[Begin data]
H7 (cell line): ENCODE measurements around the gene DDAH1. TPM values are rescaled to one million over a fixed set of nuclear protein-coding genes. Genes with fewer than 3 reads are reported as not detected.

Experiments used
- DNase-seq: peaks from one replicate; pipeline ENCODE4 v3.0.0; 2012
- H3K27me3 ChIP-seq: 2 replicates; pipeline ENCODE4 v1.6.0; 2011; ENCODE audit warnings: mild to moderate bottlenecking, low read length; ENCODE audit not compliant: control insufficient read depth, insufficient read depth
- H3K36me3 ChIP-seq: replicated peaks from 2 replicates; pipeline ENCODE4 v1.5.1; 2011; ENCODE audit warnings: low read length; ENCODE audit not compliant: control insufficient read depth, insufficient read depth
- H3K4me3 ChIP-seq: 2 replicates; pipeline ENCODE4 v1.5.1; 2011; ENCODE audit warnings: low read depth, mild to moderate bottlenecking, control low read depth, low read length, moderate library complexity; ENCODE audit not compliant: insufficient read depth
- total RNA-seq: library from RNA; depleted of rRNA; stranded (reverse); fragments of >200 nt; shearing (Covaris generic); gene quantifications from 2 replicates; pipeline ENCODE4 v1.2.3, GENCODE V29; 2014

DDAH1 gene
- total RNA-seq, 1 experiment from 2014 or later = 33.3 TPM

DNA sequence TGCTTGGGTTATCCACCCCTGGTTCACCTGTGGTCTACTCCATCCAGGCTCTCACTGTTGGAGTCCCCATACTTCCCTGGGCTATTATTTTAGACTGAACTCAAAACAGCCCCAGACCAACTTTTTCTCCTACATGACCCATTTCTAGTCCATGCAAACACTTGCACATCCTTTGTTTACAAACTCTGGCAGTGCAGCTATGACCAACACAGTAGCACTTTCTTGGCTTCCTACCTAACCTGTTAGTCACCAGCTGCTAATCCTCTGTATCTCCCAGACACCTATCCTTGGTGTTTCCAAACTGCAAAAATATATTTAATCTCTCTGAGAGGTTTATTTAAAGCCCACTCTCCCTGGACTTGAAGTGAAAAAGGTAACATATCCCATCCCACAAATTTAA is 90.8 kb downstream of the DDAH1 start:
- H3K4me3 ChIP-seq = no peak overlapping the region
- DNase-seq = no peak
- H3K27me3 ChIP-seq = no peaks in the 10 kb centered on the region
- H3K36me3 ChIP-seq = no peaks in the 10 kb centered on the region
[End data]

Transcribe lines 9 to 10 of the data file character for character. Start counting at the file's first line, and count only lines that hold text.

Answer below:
- total RNA-seq, 1 experiment from 2014 or later = 33.3 TPM

DNA sequence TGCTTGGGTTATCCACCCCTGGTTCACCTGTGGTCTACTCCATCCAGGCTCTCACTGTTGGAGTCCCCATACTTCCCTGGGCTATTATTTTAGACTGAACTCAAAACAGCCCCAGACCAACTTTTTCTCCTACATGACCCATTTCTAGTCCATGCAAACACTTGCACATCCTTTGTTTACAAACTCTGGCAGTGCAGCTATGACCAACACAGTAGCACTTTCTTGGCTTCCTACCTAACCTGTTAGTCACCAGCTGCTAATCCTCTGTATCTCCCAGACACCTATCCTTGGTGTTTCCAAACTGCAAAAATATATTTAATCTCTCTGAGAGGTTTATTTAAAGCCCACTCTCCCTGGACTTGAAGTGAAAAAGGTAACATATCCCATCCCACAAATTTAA is 90.8 kb downstream of the DDAH1 start: